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Diversity Collective’s Community Forum leads to opposing calls for Creswell to resign, partake in training

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Diversity Collective’s Community Forum leads to opposing calls for Creswell to resign, partake in training

Nearly 150 community members showed up to Tuesday night's meeting. Credit: Marin Valerio / The Foothill Dragon Press

Nearly 150 community members showed up to Tuesday night's meeting. Credit: Marin Valerio / The Foothill Dragon Press

Nearly 150 community members showed up to Tuesday night's meeting. Credit: Marin Valerio / The Foothill Dragon Press

Nearly 150 community members showed up to Tuesday night's meeting. Credit: Marin Valerio / The Foothill Dragon Press

Marin Valerio

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On Tuesday, Nov. 27, Diversity Collective held a Community Forum where community members were able to share their concerns about the recent situation surrounding Superintendent David Creswell’s sermon from 2016. The organization plans to compile the public comments given at the forum and present them at the Ventura Unified School District Board Meeting on Dec. 11.

Facilitating the forum was Kate English, the Executive Director at One Step a la Vez. The night started out with a panel of four community members who are or have been involved with the district as well as the LGBTQ+ community: Buena High School graduate Erielle Manhart; current Ventura Unified parent Andy Edgar-Beltran; and retired Ventura Unified administrators Michael Tapia and Steve Bailey. Then, those who filled out comment cards had the opportunity to speak in front of the crowd of around 150 members.

Former Ventura Unified Superintendent Trudy Arriaga also spoke at the meeting, urging Superintendent Creswell to continue his learning process, but “not on our time, and not on our dime.”

During the panel, the four speakers shared their initial reaction to hearing the sermon and what they perceived to be the impact on the community, as well as their thoughts on what they thought would be appropriate “consequences for Mr. Creswell’s actions.”

Edgar-Beltran shared that he was “shocked and disappointed” upon hearing news of the sermon. He was not able to hear the sermon before it got removed, but got his information from quotes and articles. In response to comments he had heard that Creswell’s actions were not severe, Edgar-Beltran stated that “they were still wrong and can be hurtful.”

For him, the immediate impact of the controversy was a multitude of conversations with those in his community, saying he now wonders “in the back of mind whether were going to influence decisions that are made, or interactions with staff and students.”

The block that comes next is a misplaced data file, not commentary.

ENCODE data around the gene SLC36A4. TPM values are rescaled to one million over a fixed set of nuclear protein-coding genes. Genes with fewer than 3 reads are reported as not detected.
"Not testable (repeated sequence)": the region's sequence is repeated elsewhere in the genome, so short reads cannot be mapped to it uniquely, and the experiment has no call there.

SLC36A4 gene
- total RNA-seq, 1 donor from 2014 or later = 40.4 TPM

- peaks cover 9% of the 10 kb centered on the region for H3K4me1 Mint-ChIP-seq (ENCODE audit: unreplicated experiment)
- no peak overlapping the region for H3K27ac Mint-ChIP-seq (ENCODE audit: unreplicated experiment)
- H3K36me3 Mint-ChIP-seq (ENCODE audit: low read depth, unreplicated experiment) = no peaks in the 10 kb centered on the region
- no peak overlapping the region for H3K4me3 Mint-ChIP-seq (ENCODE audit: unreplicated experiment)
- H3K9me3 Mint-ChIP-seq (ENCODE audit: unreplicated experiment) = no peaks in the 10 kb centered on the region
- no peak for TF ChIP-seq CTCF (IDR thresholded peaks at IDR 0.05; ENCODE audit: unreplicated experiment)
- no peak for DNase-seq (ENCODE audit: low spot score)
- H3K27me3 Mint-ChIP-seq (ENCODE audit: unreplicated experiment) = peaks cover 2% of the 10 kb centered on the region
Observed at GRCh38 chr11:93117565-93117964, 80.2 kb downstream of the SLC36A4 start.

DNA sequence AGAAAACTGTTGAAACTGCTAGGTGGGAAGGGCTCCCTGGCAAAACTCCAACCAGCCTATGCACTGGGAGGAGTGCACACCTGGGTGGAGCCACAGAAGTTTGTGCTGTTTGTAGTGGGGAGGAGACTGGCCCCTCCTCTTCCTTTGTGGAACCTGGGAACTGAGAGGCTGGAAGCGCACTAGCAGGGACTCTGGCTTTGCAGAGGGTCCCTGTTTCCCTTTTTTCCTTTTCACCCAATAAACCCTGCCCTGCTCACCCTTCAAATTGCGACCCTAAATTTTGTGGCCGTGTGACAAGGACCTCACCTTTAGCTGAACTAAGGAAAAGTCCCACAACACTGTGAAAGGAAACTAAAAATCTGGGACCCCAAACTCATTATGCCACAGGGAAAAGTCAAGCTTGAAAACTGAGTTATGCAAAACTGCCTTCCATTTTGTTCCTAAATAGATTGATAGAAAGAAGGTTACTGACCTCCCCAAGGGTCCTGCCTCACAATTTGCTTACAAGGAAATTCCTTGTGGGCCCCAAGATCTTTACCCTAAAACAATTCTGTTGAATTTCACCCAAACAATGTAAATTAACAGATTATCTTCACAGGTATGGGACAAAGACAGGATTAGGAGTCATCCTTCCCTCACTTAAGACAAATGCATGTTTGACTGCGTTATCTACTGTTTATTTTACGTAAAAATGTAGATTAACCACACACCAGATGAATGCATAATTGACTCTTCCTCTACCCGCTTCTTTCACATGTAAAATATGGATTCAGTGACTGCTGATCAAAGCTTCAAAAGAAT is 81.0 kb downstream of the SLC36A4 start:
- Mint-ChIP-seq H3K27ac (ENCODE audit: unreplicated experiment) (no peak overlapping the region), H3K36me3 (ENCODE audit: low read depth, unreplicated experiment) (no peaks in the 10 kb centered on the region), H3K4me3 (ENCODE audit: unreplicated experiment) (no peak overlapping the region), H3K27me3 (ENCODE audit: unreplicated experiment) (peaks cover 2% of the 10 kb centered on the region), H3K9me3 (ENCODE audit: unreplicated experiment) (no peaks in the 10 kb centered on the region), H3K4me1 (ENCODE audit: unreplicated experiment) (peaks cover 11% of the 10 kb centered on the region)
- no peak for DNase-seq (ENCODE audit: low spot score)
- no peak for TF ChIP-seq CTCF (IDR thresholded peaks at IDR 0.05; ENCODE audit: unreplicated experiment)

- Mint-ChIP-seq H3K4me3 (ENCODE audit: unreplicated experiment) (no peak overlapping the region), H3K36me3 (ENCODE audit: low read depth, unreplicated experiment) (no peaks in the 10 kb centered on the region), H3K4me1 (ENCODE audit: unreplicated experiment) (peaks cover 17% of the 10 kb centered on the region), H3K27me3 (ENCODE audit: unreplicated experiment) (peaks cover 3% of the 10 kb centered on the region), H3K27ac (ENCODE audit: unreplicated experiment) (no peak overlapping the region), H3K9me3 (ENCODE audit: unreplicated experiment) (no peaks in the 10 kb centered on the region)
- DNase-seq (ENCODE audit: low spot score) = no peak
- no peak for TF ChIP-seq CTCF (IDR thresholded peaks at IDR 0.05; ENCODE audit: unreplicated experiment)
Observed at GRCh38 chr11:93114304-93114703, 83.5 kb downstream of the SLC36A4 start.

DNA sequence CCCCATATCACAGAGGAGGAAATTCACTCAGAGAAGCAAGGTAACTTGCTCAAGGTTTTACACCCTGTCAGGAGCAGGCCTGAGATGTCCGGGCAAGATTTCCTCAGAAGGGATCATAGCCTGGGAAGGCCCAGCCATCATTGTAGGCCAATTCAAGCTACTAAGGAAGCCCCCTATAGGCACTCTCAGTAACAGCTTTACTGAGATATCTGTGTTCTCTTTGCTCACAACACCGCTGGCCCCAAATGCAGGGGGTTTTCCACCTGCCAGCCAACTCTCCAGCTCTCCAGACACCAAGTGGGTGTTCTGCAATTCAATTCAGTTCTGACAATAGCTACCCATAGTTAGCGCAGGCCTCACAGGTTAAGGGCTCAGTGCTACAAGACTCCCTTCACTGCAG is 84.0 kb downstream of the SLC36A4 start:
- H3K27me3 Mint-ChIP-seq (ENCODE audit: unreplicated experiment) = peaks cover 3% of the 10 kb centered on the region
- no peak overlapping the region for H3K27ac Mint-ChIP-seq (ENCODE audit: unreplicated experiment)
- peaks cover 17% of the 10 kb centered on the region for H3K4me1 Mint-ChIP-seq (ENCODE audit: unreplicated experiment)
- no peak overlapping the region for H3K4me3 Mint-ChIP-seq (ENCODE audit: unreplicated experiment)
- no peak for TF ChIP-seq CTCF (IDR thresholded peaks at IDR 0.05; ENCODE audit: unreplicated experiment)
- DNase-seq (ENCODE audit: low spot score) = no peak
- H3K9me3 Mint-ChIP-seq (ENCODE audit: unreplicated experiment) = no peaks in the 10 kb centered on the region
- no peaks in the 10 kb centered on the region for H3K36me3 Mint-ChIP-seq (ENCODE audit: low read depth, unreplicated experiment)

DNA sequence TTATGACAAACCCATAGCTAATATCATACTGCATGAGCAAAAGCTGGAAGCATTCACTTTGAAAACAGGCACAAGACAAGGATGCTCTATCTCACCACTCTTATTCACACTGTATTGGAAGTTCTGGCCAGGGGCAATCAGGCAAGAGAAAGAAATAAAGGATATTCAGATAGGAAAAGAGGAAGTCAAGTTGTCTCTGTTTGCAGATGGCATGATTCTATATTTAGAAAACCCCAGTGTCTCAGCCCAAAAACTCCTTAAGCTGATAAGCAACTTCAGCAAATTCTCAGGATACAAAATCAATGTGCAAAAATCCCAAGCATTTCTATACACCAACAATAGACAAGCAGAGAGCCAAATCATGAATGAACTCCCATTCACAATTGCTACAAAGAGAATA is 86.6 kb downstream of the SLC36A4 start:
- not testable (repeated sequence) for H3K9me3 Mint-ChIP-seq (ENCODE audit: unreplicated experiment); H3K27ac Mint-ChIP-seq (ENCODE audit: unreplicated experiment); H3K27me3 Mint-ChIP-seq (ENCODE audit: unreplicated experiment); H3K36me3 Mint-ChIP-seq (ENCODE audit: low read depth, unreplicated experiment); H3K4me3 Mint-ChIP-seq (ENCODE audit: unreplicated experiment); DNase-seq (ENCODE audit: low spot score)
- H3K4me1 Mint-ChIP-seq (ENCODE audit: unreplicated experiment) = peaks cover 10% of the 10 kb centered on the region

Not knowing the details of Creswell’s track record as superintendent, Edgar-Beltran does not believe he can “say or judge whether the apparent opinions of his have entered into his decision making,” but now will always question whether it does.

He finished by stating that the school district and superintendent need to “show our youth that they are supported.”

Manhart, who also spoke at the initial board meeting regarding the sermon, immediately felt a sense of “immense fear” for the students he works with at Rainbow Umbrella having to “go back to school on Monday […] and deal with the repercussions of what said.”

Manhart said that “this is just yet another issue that we have to deal with” on top of existing rhetoric against the LGBTQ+ community.

“What youth do I have to talk to through the night to make them go to school?” Manhart asked.

He believes the consequences are up to Creswell and the school board’s discretion, but that Creswell “needs LGBT competency training, and that is the least he could do.”

Tapia wondered “how other LGBTQ+ students, families, staff and community members would feel about this.”

Tapia felt a sense of “betrayal and was struck by a sense of irony” because earlier on the day he heard the news, he had “sang the praises of Ventura Unified and mentioned that it was a great example of providing a safe space for all.”

As far as consequences of his actions go, Tapia stated, “I think that Mr. Creswell should resign.”

He called for a more thorough vetting process for the next superintendent, and to “make sure that a broad representation of students, families and staff have a voice in that selection.”

Bailey’s initial response to the sermon was of anger, “but most of all, I felt betrayed,” he said.

“That one four-minute section of the sermon took the school district back 20 years.”

He believes that it is a good thing that the sermon “has activated people” to take action. 

As far as the impact on the community, “the students I’ve talked to are terrified,” he said.

Bailey shared that himself and Tapia wrote Creswell a letter “that respectfully asked him to resign,” saying that a school district “requires a strong, dedicated leader who deeply believes in the value of everyone.”

Out of all the public comments, some people called for Creswell’s resignation, while others believed he needs more “LGBT competency” training and that the district should keep him as superintendent.

Among those calling for Creswell’s resignation was Mary Haffner, Vice President of the Ventura Unified School Board.

“I believe that his sermon has irretrievably divided our community and our district,” she said. “The significance of his words and tone are disqualifying for the leader of a diverse public K-12 school district. We would never have hired him if we had known this.”

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About the Writer
Marin Valerio, Features Editor

Animal aficionado, aspiring activist, caffeine connoisseur

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Diversity Collective’s Community Forum leads to opposing calls for Creswell to resign, partake in training